In August 2005, Hurricane Katrina smashed into a heavily populated part of the USA, specifically the city of New Orleans in the state of Louisiana.
The city was ruined. Over 1,100 people died.
Known as the “Crescent City”, the city of New Orleans, in the US state of Louisiana, had a population of just under half a million people, with Greater New Orleans bringing the figure up to 1.3 million. One quarter of the population was under the age of 18, according to the 2000 census, and one-third was aged under 25.
“New Orleans” is usually pronounced by locals as “Noo Aw-lins”.
It was home to some of America’s poorer citizens – more than one quarter of the population was considered to be living below the poverty line. Household income was 35% below the national average, and individual income 20% below the national level.
The US federal government has a significant presence in the area. The NASA Michoud Assembly Facility is located in the eastern portion of Orleans Parish. Lockheed-Martin also has a large manufacturing facility located in the Greater New Orleans area that produces external fuel tanks for space shuttles.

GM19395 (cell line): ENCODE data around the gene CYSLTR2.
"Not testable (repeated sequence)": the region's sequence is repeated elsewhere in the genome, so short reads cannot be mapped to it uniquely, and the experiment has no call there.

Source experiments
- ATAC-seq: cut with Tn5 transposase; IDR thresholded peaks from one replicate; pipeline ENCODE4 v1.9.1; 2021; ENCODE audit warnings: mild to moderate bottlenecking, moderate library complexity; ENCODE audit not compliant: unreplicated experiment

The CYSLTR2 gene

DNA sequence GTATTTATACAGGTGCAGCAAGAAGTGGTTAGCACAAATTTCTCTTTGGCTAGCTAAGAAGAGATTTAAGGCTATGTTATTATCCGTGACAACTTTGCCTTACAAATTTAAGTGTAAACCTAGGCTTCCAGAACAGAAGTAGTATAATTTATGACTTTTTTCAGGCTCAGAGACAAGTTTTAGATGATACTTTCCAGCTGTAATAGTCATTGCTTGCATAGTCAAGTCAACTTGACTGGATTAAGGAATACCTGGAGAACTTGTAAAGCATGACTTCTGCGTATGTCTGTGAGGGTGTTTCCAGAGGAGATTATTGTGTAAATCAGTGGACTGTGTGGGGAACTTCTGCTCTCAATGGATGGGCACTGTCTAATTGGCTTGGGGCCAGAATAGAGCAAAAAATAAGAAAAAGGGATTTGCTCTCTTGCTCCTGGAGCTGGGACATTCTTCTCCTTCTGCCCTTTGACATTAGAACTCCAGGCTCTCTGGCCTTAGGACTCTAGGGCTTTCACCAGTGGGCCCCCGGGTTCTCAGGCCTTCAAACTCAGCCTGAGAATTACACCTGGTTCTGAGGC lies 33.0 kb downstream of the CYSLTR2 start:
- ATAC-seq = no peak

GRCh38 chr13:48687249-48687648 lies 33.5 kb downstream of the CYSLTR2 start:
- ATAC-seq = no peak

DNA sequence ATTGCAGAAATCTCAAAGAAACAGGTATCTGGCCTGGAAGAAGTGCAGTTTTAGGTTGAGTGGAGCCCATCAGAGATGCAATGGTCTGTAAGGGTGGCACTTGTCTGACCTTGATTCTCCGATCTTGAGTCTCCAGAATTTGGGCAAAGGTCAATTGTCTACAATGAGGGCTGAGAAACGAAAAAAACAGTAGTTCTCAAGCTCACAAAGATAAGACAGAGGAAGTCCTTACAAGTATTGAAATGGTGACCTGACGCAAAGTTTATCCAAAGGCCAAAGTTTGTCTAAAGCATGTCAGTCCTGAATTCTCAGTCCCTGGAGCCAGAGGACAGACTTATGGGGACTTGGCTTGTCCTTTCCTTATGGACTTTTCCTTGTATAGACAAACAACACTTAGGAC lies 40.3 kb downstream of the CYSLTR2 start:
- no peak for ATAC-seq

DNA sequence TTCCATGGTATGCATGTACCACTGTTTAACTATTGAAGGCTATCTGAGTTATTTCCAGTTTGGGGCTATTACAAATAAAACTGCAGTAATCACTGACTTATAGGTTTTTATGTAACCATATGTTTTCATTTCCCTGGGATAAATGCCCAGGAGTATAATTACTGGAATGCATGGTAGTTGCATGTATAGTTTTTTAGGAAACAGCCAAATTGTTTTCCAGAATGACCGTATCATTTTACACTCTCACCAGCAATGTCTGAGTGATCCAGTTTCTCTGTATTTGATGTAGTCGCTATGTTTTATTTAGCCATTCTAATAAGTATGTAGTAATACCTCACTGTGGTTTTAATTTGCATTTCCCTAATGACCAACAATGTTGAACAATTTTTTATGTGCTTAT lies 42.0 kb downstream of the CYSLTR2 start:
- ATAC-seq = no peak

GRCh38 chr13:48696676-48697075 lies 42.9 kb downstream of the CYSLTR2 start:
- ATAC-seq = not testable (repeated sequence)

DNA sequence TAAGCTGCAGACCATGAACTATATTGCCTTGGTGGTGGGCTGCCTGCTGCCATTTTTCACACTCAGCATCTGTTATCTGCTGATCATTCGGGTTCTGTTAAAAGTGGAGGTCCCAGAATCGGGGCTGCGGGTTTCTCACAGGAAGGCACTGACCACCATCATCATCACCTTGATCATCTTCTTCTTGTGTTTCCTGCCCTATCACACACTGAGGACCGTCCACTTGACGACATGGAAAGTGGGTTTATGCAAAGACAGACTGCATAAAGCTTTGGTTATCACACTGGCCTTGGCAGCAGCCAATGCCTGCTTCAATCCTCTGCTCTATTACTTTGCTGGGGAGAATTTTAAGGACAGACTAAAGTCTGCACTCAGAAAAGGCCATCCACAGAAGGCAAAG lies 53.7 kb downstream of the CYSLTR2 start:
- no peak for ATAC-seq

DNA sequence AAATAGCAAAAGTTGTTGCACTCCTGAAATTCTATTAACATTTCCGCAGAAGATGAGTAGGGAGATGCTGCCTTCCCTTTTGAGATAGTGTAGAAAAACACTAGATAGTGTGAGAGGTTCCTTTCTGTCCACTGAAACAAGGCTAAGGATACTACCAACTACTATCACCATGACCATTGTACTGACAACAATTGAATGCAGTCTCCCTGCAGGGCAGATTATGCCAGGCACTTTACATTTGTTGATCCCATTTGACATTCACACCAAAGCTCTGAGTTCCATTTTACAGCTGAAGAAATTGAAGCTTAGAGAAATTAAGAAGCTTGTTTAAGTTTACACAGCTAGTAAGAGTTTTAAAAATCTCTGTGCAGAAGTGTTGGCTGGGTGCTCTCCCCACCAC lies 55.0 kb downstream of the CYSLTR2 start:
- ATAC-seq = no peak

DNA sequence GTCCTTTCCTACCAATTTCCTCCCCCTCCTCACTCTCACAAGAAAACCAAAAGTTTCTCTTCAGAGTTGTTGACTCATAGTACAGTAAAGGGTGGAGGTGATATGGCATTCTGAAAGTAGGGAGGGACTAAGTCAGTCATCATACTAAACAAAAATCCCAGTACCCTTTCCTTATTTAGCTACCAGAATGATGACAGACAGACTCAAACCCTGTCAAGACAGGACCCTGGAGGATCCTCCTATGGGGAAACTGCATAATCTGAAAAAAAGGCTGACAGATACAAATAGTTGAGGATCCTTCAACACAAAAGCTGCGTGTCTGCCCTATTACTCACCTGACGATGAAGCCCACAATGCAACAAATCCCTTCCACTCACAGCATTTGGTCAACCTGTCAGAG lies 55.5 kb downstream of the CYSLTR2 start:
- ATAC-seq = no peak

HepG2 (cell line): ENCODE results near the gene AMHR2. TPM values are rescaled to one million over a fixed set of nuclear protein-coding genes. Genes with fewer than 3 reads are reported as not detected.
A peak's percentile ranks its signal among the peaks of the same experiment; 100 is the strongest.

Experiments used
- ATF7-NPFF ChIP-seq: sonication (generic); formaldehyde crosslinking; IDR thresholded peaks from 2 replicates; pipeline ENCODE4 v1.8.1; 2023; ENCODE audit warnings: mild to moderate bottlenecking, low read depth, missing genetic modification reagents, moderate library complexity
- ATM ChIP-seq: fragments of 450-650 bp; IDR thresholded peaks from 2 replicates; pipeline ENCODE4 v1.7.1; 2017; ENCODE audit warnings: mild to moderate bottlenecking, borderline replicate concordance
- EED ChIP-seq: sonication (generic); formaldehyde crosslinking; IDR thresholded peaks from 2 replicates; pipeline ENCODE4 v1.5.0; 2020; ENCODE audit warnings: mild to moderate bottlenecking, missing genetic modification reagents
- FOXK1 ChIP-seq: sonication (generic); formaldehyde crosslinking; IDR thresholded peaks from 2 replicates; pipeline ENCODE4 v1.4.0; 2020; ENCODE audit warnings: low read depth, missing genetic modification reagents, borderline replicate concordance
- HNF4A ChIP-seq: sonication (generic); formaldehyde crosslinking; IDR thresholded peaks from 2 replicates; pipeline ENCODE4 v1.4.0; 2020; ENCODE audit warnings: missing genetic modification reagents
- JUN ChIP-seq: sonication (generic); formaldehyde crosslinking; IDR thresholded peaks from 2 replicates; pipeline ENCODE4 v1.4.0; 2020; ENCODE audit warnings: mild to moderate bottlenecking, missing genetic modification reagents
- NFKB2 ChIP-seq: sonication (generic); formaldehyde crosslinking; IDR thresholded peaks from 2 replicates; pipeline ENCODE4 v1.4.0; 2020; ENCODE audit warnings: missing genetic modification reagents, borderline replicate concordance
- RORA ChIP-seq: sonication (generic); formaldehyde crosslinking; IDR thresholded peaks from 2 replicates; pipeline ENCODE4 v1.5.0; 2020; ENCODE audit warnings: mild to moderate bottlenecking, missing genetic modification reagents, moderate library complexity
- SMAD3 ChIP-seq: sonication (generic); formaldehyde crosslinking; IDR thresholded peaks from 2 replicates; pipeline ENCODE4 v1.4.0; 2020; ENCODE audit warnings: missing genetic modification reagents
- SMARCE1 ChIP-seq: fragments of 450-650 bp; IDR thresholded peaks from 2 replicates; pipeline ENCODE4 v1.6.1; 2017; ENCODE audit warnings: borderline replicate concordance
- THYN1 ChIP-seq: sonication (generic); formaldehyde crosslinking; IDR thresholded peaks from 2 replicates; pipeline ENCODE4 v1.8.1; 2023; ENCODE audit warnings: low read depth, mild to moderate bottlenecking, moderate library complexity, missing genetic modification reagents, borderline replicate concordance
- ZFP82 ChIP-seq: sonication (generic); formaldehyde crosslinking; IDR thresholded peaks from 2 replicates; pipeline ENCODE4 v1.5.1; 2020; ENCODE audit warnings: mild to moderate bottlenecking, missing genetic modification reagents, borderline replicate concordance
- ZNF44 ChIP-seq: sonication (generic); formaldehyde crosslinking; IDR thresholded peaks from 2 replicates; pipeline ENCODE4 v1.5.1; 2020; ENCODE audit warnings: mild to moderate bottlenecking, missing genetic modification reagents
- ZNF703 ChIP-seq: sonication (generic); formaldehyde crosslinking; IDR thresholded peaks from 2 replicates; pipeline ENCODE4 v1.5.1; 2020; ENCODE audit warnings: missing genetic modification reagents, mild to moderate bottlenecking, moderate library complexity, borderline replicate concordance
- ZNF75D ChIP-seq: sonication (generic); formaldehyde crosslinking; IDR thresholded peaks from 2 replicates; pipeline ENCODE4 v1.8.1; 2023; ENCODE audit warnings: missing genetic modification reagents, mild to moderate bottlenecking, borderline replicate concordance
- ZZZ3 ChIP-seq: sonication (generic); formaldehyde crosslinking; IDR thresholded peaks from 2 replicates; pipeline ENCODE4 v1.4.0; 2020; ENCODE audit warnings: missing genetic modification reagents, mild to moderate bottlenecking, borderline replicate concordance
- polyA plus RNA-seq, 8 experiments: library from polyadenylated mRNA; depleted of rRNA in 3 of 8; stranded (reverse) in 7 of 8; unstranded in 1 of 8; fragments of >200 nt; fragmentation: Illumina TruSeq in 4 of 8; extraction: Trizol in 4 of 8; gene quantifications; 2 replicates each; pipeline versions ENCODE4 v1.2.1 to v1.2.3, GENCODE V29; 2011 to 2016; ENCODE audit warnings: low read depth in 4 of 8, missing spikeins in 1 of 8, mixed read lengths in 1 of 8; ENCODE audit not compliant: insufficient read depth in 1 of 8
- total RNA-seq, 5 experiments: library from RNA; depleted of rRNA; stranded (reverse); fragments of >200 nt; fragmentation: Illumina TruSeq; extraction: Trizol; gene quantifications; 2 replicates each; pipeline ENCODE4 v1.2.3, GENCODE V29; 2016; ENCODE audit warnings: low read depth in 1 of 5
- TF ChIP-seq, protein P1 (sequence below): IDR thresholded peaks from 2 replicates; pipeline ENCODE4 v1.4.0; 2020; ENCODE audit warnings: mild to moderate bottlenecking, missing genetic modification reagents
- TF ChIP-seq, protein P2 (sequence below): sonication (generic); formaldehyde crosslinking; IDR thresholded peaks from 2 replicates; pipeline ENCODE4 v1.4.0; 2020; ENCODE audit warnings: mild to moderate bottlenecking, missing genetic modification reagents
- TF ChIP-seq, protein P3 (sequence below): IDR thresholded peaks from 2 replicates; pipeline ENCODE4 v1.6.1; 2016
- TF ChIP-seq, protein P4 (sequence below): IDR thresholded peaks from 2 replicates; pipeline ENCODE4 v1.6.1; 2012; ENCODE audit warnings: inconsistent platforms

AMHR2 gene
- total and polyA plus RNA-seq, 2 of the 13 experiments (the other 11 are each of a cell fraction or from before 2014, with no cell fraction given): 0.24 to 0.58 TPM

New Orleans is in the Mississippi River delta and has always had a history of flooding. The first levees were built by French prison labour around 1718 and were only three feet tall.
The founding site was a rare selection of higher ground along the flood-prone lower Mississippi. Still, much of the city is located below sea level between the Mississippi River and Lake Pontchartrain.
Despite its economic and geographical disadvantages, New Orleans was famous for being a city of entertainment and excitement, both exuberant and hedonistic. It was a genuine world-class tourist destination, attracting visitors with the annual Mardi Gras (held on the iconic Bourbon Street) and the college-level “Sugar Bowl” gridiron match. Areas of the French Quarter and Central Business District in recent years began catering to booming tourism rather than residents and local businesses. The city’s charm increased when streetcar upgrades in Canal Street were completed as recently as 2004.
The city is also world-famous for its food. Specialties include beignets, square-shaped fried pastries that are sometimes called French doughnuts (served with coffee and chicory “au lait”), Po’boy and Italian Muffaletta sandwiches, Gulf oysters on the half-shell and other seafoods, etouffee, jambalaya, gumbo, other Creole dishes, and the Monday evening favourite of red beans and rice.
Only time will tell if the desire exists to resurrect this famous city. The hurricanes, the flooding and the problem of the disappearing wetlands have not been defeated.